Establishing a new voice for San Francisco progressives
Running for Congress taught me a great many things, including how hungry San Franciscans have been for federal representation aligned with our city’s unique values and character. The results from our June 5 primary further affirm the vision that prompted me to take a leave of absence from my job at the Electronic Frontier Foundation (EFF) to pursue an uncertain 2018 campaign.
The election revealed that progressive voters want an experienced and credible champion. Despite entering the race after several other progressive candidates, I consolidated support across the city and ultimately outpaced them by a significant margin, placing third behind Pelosi and a Republican challenger.
Among candidates who have run for this seat, I am the leading progressive alternative to the incumbent, House Minority Leader Nancy Pelosi.
I regarded four other progressive candidates as allies in the broader struggle to liberate the 12th congressional district’s seat. Voters, however, revealed a clear preference among us: after only three months in the race, and despite being outspent, our campaign received over 17,000 votes. That was nearly 50% more than the next campaign, which placed fourth. We overcame three other campaigns by even wider margins.
These results are a testament to our approach. Our campaign was unique given my background building the progressive movement around the country, my identity as an immigrant Muslim of color, my established expertise on a wide range of issues confronting Congress, and my roots in the many communities that formed our coalition.
We also received support beyond local progressive circles: national networks including Progressive Democrats of America and Veterans for Bernie endorsed our campaign, as did national and international luminaries like author and digital rights activist Cory Doctorow, revolutionary musician Tom Morello, peace & justice leader Medea Benjamin, and former Mayor of New Paltz NY and LGBT icon Jason West.
Even though progressive candidates won a greater share of the vote than in previous years, Pelosi will not face a progressive challenger in November. Our campaign outpaced all the other campaigns running to represent San Francisco’s values, but a Republican candidate committed to conservative principles—who did not mount a visible campaign and raised less than $15,000—took second.
We missed getting on the November ballot by less than a single percentage point, coming within 0.57% of reaching the November runoff. What this fractured candidate field demonstrated was that, in order to succeed, the progressive community of San Francisco needs to continue to coalesce.
Forums and debates hosted by local organizations or news outlets could help voters in future cycles attain stronger consensus. Despite my eagerness to debate, the unwillingness of others challenging Pelosi to participate prevented a proposed forum at the Castro Theater. Mutiny Radio thankfully hosted a forum in the days preceding the election, but among seven candidates in the race, only two others (who ultimately took fifth and sixth) showed up.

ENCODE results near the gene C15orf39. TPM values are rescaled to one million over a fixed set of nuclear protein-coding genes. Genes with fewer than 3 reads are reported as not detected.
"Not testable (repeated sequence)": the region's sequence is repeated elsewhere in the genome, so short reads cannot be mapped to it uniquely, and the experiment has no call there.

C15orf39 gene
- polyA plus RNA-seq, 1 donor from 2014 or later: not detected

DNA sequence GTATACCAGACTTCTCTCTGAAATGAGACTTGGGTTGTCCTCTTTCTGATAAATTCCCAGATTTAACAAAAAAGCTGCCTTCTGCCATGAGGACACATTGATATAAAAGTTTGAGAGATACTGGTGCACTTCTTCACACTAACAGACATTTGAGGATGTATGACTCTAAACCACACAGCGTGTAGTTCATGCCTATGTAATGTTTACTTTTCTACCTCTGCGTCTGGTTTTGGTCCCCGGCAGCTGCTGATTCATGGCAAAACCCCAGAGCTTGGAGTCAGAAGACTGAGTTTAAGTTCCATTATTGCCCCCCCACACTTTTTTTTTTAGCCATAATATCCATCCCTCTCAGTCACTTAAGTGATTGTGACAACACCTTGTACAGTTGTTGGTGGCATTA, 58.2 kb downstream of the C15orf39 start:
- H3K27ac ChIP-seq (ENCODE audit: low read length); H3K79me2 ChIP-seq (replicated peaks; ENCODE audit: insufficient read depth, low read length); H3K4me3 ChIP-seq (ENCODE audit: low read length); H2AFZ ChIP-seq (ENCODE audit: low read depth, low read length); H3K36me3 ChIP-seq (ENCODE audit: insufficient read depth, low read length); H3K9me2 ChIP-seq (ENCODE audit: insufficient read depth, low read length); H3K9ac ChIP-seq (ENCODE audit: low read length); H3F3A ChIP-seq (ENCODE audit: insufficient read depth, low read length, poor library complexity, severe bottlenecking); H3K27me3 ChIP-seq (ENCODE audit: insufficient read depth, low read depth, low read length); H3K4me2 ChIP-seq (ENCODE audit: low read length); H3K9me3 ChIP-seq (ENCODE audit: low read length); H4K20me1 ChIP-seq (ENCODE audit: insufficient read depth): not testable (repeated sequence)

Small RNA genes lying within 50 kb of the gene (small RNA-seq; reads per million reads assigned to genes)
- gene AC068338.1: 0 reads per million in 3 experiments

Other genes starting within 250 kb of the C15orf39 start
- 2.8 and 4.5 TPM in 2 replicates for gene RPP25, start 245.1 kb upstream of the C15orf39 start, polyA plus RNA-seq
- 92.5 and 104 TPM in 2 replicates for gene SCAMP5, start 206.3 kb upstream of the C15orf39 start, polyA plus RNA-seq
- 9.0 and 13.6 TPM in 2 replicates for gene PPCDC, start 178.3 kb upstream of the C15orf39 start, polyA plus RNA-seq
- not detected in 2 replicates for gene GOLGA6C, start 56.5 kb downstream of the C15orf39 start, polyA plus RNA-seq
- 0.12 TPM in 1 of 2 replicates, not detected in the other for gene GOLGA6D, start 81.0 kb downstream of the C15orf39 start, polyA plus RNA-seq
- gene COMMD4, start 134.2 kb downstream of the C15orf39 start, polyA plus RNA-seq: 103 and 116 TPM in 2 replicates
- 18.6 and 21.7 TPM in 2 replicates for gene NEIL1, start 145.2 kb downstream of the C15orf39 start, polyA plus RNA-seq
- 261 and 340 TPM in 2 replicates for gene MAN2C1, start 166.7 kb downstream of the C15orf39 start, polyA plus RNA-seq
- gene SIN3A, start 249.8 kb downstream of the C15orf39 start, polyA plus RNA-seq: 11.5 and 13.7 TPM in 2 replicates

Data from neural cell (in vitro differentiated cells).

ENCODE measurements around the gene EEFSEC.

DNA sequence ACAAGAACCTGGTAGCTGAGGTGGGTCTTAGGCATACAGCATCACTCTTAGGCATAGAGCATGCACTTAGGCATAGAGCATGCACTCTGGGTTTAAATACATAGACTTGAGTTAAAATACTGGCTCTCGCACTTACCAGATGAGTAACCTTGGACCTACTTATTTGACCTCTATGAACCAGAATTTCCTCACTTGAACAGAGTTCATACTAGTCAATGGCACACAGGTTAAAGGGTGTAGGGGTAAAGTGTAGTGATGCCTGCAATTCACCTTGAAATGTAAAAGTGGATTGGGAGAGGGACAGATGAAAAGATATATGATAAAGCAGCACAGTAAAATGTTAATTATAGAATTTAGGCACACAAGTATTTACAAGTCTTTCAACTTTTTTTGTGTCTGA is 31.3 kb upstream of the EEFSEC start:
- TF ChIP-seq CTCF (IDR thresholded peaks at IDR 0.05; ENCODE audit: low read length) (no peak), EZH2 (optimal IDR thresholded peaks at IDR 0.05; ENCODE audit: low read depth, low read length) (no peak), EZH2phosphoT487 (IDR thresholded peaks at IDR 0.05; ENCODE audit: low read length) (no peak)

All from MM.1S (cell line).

The June election also demonstrated that we have the numbers, passion, and political will to create real change for San Francisco. An expansive and inspiring coalition emerged around our 2018 campaign that will continue to flourish beyond this election cycle, represented by our volunteers, supporters, and the various social movements I’ve helped build over the years.
I’m deeply grateful for the support of all the writers, lawyers, teachers, students, nurses, hospital administrators, architects, state employees, city employees, environmental consultants, civil engineers, web developers, software engineers, user experience designers, graphic designers, startup founders, and established entrepreneurs who volunteered to help our campaign. I’m equally encouraged by the hundreds of supporters from across the city, the Bay Area, and the country who fueled our efforts, from UC Hastings law professors and underground DJs to public interest advocates and longtime activists in the peace & justice, immigrant rights, and police accountability movements.
Having received so much support from so many corners, I’m looking forward to building on the foundation that we created together. As the leading progressive alternative to House Minority Leader Nancy Pelosi among recent candidates, I won’t formally announce my next campaign now — but I eagerly anticipate it.
In the meantime, I’ll return to my job at EFF to continue my long standing work defending civil liberties and digital rights. I’ll also continue to build progressive social movements and advocate for sane federal spending priorities on behalf of our communities across San Francisco that still don’t have a voice in Washington.
As our state’s former Governor once quipped, long before running for office: I’ll be back.